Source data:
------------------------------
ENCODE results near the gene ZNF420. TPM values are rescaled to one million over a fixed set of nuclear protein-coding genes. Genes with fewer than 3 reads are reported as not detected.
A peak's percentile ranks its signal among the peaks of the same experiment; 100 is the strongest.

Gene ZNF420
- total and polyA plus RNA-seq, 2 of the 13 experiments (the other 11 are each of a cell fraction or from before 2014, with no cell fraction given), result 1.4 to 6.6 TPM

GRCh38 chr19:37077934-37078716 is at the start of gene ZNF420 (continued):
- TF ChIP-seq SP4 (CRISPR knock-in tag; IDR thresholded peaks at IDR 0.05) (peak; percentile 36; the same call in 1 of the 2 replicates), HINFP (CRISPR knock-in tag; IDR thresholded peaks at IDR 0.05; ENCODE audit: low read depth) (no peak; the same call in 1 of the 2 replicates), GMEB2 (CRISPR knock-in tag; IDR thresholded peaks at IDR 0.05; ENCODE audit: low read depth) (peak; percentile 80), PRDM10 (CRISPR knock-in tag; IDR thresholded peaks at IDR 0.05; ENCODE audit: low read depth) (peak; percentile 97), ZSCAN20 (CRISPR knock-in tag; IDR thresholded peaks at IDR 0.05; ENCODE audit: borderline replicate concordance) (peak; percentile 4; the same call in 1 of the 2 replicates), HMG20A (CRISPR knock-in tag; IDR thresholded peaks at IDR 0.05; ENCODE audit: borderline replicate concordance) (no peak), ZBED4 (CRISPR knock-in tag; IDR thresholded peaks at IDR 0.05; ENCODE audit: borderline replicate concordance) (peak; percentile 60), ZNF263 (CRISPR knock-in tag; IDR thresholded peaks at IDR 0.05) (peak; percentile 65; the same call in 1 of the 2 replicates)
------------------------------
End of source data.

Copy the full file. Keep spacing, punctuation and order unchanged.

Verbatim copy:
ENCODE results near the gene ZNF420. TPM values are rescaled to one million over a fixed set of nuclear protein-coding genes. Genes with fewer than 3 reads are reported as not detected.
A peak's percentile ranks its signal among the peaks of the same experiment; 100 is the strongest.

Gene ZNF420
- total and polyA plus RNA-seq, 2 of the 13 experiments (the other 11 are each of a cell fraction or from before 2014, with no cell fraction given), result 1.4 to 6.6 TPM

GRCh38 chr19:37077934-37078716 is at the start of gene ZNF420 (continued):
- TF ChIP-seq SP4 (CRISPR knock-in tag; IDR thresholded peaks at IDR 0.05) (peak; percentile 36; the same call in 1 of the 2 replicates), HINFP (CRISPR knock-in tag; IDR thresholded peaks at IDR 0.05; ENCODE audit: low read depth) (no peak; the same call in 1 of the 2 replicates), GMEB2 (CRISPR knock-in tag; IDR thresholded peaks at IDR 0.05; ENCODE audit: low read depth) (peak; percentile 80), PRDM10 (CRISPR knock-in tag; IDR thresholded peaks at IDR 0.05; ENCODE audit: low read depth) (peak; percentile 97), ZSCAN20 (CRISPR knock-in tag; IDR thresholded peaks at IDR 0.05; ENCODE audit: borderline replicate concordance) (peak; percentile 4; the same call in 1 of the 2 replicates), HMG20A (CRISPR knock-in tag; IDR thresholded peaks at IDR 0.05; ENCODE audit: borderline replicate concordance) (no peak), ZBED4 (CRISPR knock-in tag; IDR thresholded peaks at IDR 0.05; ENCODE audit: borderline replicate concordance) (peak; percentile 60), ZNF263 (CRISPR knock-in tag; IDR thresholded peaks at IDR 0.05) (peak; percentile 65; the same call in 1 of the 2 replicates)